On the “Code” tab, we can also find the smart contract ABI (application binary interface). The latter is an essential piece of information as it enables you to include smart contracts in dapps. To get to the “Contract ABI” section, we just need to scroll down the “Code” page. There, we can easily copy the entire ABI or select any particular part of it:
Note: If you want to learn how to use contract ABIs to go about smart contract programming using existing smart contracts, watch the video at the bottom of today’s article.
Languages for Smart Contract Programming
As pointed out previously, there are many smart contract languages you can choose from. However, the second you decide on what blockchain you want to focus on, your options typically narrow down to one or two languages. The leading options normally include the following languages:
- Solidity for Ethereum and other EVM-compatible chains.
- Vyper for Ethereum and other EVM-compatible chains.
- Yul (and Yul+) as an intermediate language for the Solidity compiler.
- Rust for Solana, Polkadot, NEAR, and several other chains.
- C++ for EOS.
Other mention-worthy smart contract programming languages include Clarity (Bitcoin), Cadence (Flow), Golang/Go (Ethereum), LIGO (Tezos), Marlowe (Cardano), Move (Aptos), Python (Hyperledger Fabric), and TEAL (Algorand).
Solidify was the first smart contract language. This first-mover advantage and Ethereum’s success make Solidity the most popular option. Those who use Solidity can thank Christian Reitwiessner and Alex Beregszaszi – they invented it together with several former Ethereum core contributors. Furthermore, as indicated previously, Solidity focuses on creating smart contracts for the Ethereum chain. Thus, Solidity scripts run on EVM. Accordingly, this smart development language serves other EVM-compatible chains.
Vyper is the leading alternative to Solidity. Yet, a lot fewer devs use it. As a result, there aren’t many Vyper smart contract programming course options.
Vyper is a pythonic, strong-typed programming language. Its advantage is that it comes with a small and understandable compiler code. This language also has highly efficient bytecode generation. In fact, Vyper was intentionally designed to have fewer features than Solidity with the goal of further improving the security of smart contracts. Furthermore, this simplicity should also make auditing smart contracts more straightforward. So, due to this simplification, Vyper doesn’t support inheritance, modifiers, inline assembly, operator overloading, function overloading, infinite-length loops, recursive calling, and binary fixed points.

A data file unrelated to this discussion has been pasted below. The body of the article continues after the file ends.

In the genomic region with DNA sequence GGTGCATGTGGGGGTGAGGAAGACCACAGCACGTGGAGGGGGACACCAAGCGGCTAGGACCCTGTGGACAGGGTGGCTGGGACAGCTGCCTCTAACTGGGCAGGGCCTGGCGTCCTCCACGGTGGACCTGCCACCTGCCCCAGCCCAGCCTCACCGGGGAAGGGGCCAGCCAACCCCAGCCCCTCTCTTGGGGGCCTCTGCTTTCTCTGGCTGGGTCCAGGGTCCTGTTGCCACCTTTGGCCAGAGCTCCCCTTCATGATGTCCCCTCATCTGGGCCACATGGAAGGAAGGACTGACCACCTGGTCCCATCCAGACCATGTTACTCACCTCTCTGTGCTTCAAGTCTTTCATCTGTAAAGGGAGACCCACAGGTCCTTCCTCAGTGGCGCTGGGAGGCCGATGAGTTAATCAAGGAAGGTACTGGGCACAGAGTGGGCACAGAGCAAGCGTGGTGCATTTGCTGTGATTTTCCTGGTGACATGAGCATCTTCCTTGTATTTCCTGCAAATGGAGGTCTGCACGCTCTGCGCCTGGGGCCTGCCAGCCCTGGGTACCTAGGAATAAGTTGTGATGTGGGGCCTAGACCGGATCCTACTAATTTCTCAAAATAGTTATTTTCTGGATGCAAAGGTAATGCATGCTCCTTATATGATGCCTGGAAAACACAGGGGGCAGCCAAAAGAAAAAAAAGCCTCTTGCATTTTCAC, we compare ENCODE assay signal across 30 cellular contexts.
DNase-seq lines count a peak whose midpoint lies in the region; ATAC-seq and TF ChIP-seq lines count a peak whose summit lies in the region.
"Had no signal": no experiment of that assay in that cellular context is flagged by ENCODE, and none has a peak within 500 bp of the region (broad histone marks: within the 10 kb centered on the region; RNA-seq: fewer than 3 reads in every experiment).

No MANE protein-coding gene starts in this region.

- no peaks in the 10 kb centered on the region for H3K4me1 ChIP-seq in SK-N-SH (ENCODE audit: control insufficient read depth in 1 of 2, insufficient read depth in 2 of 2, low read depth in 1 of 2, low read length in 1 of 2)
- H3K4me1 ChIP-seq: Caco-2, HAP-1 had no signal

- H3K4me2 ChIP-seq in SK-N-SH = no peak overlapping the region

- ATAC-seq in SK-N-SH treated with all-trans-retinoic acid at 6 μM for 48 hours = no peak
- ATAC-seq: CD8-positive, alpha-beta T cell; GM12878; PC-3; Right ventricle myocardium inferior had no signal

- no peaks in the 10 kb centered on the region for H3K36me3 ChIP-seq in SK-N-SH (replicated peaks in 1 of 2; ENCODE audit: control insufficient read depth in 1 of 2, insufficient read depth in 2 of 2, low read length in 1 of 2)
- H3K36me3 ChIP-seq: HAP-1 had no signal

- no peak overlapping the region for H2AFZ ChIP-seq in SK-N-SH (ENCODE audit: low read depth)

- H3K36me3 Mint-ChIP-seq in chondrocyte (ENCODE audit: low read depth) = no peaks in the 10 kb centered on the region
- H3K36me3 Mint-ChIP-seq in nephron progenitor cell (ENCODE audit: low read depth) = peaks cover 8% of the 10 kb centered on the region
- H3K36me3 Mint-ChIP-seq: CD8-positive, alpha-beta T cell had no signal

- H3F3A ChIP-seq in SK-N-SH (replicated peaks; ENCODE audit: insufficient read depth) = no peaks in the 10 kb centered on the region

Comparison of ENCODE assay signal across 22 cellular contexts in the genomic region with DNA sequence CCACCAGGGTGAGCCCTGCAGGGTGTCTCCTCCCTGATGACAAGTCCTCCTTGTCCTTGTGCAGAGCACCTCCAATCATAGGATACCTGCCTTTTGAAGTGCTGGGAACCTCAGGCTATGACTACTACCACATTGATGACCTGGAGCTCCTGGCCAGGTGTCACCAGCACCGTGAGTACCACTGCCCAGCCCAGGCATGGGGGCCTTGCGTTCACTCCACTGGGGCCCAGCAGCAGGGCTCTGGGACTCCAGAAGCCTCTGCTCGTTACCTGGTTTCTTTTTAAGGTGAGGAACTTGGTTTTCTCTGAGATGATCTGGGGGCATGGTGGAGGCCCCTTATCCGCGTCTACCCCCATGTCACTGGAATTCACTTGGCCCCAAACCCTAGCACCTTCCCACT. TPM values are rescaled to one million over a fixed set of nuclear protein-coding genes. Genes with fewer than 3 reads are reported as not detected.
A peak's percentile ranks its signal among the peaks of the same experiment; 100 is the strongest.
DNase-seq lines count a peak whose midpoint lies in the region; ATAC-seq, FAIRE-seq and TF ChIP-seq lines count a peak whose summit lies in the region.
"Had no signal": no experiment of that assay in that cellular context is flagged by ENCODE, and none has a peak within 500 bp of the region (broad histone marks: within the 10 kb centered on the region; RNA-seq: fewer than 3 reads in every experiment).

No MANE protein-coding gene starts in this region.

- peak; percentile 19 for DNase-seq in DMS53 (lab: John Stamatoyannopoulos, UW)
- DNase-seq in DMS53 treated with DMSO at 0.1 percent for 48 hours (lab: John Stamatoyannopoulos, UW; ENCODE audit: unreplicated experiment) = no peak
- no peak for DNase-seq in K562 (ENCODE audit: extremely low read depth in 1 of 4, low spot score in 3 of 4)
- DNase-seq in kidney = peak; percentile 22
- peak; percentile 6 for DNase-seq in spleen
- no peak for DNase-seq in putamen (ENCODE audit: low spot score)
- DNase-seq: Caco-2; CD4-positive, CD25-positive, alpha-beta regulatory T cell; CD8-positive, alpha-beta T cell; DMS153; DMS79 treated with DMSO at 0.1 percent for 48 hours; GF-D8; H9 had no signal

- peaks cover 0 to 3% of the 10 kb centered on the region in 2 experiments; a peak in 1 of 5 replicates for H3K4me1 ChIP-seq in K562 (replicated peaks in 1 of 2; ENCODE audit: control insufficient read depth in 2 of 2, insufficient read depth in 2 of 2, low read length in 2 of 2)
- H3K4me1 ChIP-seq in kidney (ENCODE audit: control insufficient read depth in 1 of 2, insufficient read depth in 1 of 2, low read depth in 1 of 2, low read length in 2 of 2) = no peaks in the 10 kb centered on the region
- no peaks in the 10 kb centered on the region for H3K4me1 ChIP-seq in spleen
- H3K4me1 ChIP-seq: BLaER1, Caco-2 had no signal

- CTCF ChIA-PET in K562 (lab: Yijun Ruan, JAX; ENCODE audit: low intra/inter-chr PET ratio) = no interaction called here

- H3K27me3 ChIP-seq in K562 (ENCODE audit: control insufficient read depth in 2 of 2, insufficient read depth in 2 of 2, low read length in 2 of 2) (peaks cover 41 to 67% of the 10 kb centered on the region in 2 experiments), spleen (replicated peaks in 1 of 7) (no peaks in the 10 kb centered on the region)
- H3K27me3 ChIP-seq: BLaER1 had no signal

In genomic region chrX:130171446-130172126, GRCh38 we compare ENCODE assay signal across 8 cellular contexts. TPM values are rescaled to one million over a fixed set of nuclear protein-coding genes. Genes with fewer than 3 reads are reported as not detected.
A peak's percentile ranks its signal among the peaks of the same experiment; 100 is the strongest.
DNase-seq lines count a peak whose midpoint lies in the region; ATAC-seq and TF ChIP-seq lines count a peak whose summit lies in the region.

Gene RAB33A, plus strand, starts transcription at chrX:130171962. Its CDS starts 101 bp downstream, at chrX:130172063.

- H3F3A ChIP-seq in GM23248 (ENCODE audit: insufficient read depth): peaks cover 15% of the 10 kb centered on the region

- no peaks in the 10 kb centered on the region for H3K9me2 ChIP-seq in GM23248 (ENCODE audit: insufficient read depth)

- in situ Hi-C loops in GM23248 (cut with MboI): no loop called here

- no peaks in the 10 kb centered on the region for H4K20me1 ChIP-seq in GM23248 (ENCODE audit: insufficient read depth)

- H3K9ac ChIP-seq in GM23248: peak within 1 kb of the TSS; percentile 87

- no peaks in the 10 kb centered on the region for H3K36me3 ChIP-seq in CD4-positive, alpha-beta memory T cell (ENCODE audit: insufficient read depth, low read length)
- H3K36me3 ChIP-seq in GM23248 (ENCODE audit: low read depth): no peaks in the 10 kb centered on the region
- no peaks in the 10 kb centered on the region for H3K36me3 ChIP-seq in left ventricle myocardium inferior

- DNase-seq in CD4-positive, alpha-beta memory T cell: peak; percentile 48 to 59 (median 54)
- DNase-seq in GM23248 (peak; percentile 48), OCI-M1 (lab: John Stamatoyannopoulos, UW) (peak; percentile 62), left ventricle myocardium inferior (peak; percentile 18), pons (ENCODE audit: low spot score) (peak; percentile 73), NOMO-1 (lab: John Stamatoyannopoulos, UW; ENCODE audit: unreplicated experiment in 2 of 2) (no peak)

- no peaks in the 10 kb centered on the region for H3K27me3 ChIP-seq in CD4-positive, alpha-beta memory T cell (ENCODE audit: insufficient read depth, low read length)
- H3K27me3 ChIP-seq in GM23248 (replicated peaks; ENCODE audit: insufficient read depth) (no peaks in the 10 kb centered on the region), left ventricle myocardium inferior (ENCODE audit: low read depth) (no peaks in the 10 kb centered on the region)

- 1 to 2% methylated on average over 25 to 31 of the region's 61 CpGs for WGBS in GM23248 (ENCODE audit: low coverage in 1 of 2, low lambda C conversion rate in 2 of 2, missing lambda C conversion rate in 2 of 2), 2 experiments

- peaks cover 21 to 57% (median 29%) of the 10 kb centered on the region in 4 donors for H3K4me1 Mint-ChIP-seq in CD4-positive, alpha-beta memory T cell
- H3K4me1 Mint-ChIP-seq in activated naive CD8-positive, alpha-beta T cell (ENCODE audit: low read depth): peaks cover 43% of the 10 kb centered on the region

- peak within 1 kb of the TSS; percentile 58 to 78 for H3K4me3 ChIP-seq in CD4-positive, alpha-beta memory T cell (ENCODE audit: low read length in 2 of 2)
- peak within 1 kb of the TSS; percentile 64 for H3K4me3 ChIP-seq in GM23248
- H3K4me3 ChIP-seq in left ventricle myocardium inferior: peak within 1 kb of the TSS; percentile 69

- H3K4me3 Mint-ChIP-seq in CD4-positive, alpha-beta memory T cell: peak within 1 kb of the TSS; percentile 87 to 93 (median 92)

When it comes to Yul, it’s not a self-sufficient smart contract programming language. As the above image indicates, it is an intermediate programming language. It supports EVM and ewasm (Ethereum-flavored WebAssembly). Yul’s good target for high-level optimization stages can benefit both EVM and ewasm platforms. In addition, Yul comes with Yul+, which is Yul’s low-level, highly efficient extension. Yul+ was originally designed for an optimistic rollup contract. However, now we can think of Yul+ as an experimental upgrade proposal to Yul.
Nonetheless, it’s important to note that in order to work with Yul and Yul+, you must first get familiar with Solidity or Vyper. In addition, make sure to learn more about smart contract security and the best practices for working with EVM before starting with Yul.
What Programming Language Should I Learn for Smart Contracts?
The most general answer to the above question would be Solidity. After all, the latter is rather simple to start with and covers Ethereum and other leading EVM-compatible chains. Furthermore, there are many quality resources and tools for learning and working with this smart contract language. It has a large community and many verified templates. So, if you are looking for a smart contract programming course that will teach you a future-proof language, find one focusing on Solidity.
However, it’s also important to take a more personalized approach to smart contract development. This means that before diving into any smart contract programming course, you need to consider your situation. What’s your goal? What programming languages do you already know? For instance, if you are Rust or C++ proficient, it makes sense to explore smart contract development on chains that enable you to create smart contracts with that programming language.
Your smart contract programming journey also depends on your Web3 development goals. For example, if you plan on creating a portfolio dapp or a Web3 wallet, you do not need to create your own smart contracts. In fact, there are many types of dapps that you can build without deploying your own smart contracts.
Start Creating Dapps Today!
Thanks to Moralis’ Streams API, you can easily incorporate any existing smart contract into your dapps. What’s more, Moralis provides you with the ultimate Ethereum API. The latter supports Ethereum and other leading EVM-compatible chains. Consequently, you can fetch any on-chain data on all reputable blockchains. Moralis is also all about cross-platform interoperability. As a result, you can join the Web3 revolution with your legacy skills, meaning you can start building dapps before you complete any smart contract programming course. What’s more, you can start for free!
Nonetheless, we encourage you to use the video below to see the power of Moralis for smart contract programming firsthand. By completing the video’s tutorial, you can learn to trigger smart contract “read” functions from all sorts of dapps.
Smart Contract Programming – The Ultimate 2023 Guide to Blockchain Programming – Summary
So, if your goal is to master smart contract programming, enroll in Moralis Academy and complete the two courses presented in the intro. On the other hand, if you wish to start “BUIDLing” killer dapps, dive into the Moralis documentation. In the getting started section, you’ll find beginner-friendly tutorials to help you create your first dapp in minutes. In addition, do not forget to explore other blockchain development topics that await you on the Moralis YouTube channel and the Moralis blog. Some of the latest articles focus on learning Web3 programming, Ethereum logs and events, top blockchain storage companies, and much more!